50 Games in 50 Weeks: Houses of the Blooded

Aug 08 2012

I’m building an “RPG Tour,” a set of RPGs that, if played, will give one a broad appreciation for different approaches to tabletop gaming. The list includes DreadFiasco, Old School Hack, and Dungeon World.

I ran my second session of Houses of the Blooded last night, and I’m adding it to the list.

detail of Journey start by jiuge

detail of Journey start by jiuge

Houses is a game of high court intrigue. The players are all powerful nobles struggling to get their way in a complex society.

In many ways, it’s the opposite of D&D. There’s very little combat. The player-characters are so strong they could easily kill dozens of normal people, but are evenly matched against each other. There’s no point in attacking regular people or nobles.

Most of the rulebook isn’t rules; it’s explanations of Blooded society. The game is all about getting into your character’s head and risking yourself.

The game’s mechanics support this, and may blow the minds of traditional RPG players. If you want to risk something, you use different elements of your character to add dice (always six-sided) to a dice pool. Your name is worth one die, one applicable virtue adds as many dice as your score in that virtue, and you can tag one of your Aspects for three dice. (Aspects are taglines that describe your character, like “Aura of innocence” or “Death before dishonor.”)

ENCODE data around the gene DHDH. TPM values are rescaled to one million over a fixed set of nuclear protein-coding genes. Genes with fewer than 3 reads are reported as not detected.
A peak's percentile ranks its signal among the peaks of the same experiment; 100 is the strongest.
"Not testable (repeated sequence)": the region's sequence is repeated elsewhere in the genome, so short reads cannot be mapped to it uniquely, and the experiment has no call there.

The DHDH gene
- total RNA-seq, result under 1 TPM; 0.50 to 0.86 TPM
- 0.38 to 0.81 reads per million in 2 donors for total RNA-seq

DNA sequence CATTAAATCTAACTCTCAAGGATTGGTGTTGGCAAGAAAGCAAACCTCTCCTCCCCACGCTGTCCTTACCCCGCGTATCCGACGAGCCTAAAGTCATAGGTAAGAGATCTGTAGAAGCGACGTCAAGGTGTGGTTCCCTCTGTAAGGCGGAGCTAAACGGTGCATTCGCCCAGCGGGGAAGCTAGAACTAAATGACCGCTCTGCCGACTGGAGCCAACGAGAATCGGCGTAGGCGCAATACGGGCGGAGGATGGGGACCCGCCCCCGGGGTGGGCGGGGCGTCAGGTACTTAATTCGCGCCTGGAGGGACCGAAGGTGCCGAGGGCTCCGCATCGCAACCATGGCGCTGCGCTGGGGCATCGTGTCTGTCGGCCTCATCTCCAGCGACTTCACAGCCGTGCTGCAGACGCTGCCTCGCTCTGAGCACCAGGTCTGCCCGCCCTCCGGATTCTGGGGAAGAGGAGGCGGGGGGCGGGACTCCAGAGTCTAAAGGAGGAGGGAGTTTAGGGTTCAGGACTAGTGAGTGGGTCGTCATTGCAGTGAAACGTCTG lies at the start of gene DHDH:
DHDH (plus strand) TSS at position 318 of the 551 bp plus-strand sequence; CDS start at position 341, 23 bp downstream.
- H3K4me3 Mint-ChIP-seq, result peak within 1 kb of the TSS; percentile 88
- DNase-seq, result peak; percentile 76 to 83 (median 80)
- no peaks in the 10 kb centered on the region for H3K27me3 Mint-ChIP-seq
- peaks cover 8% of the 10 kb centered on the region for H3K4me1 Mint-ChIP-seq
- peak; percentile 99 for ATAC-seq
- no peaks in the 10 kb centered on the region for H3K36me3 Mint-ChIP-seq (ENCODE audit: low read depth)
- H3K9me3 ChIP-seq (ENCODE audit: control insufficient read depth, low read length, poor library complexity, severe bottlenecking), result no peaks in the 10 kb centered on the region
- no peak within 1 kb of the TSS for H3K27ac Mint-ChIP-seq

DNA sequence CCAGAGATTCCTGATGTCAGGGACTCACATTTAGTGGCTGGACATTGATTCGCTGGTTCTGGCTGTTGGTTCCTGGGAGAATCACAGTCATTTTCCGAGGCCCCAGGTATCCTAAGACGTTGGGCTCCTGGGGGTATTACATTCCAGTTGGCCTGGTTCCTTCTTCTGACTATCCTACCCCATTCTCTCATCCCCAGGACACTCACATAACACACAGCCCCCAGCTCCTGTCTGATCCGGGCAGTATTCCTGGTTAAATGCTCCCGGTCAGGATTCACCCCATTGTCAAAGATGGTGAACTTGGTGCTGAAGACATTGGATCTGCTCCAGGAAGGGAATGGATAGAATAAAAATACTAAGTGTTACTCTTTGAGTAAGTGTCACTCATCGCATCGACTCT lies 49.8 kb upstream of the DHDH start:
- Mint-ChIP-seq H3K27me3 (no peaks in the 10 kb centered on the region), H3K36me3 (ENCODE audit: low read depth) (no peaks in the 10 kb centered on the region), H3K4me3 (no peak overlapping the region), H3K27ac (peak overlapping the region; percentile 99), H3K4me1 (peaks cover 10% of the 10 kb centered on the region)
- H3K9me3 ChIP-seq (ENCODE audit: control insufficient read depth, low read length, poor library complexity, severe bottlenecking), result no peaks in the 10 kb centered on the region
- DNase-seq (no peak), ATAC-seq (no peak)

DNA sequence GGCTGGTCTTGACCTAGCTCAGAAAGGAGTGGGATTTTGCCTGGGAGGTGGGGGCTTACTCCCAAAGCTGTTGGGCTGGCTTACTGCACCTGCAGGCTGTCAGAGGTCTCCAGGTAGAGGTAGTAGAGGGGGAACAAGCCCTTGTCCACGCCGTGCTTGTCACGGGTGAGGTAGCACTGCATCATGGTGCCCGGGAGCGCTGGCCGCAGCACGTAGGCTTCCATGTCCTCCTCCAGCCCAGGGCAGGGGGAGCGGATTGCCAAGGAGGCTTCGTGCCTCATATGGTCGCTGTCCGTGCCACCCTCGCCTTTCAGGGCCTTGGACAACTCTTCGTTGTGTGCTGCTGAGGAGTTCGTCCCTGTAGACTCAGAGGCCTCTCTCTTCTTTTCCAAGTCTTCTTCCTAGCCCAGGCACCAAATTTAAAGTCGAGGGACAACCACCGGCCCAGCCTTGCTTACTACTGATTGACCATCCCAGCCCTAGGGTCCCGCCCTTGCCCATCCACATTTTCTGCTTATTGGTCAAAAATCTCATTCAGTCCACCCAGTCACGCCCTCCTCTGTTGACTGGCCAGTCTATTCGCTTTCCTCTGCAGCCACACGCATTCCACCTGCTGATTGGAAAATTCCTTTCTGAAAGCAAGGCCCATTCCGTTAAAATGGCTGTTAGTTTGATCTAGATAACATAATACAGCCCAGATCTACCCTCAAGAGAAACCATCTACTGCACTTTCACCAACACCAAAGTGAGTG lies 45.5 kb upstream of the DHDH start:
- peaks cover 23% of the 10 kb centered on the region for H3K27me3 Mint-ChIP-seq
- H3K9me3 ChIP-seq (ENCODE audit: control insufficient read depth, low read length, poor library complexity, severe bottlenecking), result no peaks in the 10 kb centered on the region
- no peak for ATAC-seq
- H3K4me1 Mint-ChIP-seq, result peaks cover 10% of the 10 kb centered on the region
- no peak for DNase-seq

Before rolling, you may set aside any number of dice from your pool as wagers. You then roll the dice you didn’t set aside and add the results; if you roll 10 or higher, you get to narrate the result. If 9 or lower, the Narrator (GM) narrates the result. If you rolled 10 or higher, then for every die you wagered, you get to add one fact to the result, such as “…and our Houses have a secret pact” or “…she’s actually my wife in disguise.”

This changes the GM’s role. As GM in a game of Houses, I spent 90% of my time playing NPCs. The players truly drove the story.

And by “drove the story,” I mean that we were essentially writing the story as we played. Characters attempted all sorts of investigations and asked all sorts of questions that prompted refusals, confessions, and further plot threads.

Once the group got used to the system–which took about one full session–collaborative storytelling felt easy.

John Rogers once said that the three elements of storytelling are “What do the characters need? Why can’t they get it? And why should I care?” Houses of the Blooded pushes the players to ask and answer those questions in play.

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